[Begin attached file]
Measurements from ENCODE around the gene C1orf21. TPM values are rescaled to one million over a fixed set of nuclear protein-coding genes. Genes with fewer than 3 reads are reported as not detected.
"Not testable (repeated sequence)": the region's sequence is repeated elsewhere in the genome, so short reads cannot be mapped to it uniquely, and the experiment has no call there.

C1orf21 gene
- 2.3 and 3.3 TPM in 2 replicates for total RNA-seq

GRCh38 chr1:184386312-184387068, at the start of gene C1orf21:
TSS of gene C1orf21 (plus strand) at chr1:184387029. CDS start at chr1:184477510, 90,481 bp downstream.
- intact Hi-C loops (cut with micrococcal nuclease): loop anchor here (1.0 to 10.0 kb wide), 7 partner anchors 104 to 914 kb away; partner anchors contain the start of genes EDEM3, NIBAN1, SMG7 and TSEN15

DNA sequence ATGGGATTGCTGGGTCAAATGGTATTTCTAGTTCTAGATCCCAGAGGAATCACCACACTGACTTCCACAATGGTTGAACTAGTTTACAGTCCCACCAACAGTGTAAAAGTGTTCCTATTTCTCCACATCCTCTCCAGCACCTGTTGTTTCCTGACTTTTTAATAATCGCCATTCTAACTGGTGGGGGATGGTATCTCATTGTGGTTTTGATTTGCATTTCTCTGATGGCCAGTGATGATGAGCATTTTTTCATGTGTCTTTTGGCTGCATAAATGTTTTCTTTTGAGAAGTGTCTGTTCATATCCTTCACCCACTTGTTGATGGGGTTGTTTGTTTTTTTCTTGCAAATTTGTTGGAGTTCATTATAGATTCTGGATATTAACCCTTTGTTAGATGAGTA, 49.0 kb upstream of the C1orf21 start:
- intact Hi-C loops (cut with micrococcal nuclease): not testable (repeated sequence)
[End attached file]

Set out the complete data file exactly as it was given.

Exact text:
Measurements from ENCODE around the gene C1orf21. TPM values are rescaled to one million over a fixed set of nuclear protein-coding genes. Genes with fewer than 3 reads are reported as not detected.
"Not testable (repeated sequence)": the region's sequence is repeated elsewhere in the genome, so short reads cannot be mapped to it uniquely, and the experiment has no call there.

C1orf21 gene
- 2.3 and 3.3 TPM in 2 replicates for total RNA-seq

GRCh38 chr1:184386312-184387068, at the start of gene C1orf21:
TSS of gene C1orf21 (plus strand) at chr1:184387029. CDS start at chr1:184477510, 90,481 bp downstream.
- intact Hi-C loops (cut with micrococcal nuclease): loop anchor here (1.0 to 10.0 kb wide), 7 partner anchors 104 to 914 kb away; partner anchors contain the start of genes EDEM3, NIBAN1, SMG7 and TSEN15

DNA sequence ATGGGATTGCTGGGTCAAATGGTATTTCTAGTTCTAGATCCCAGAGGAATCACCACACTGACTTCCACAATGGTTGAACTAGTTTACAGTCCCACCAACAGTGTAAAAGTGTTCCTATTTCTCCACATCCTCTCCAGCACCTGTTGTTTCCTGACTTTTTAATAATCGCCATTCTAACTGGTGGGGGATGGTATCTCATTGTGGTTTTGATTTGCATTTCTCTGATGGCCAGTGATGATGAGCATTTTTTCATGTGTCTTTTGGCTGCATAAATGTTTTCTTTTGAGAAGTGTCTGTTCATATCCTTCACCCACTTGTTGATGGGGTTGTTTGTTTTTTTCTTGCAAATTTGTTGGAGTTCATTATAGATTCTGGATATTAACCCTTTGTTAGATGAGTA, 49.0 kb upstream of the C1orf21 start:
- intact Hi-C loops (cut with micrococcal nuclease): not testable (repeated sequence)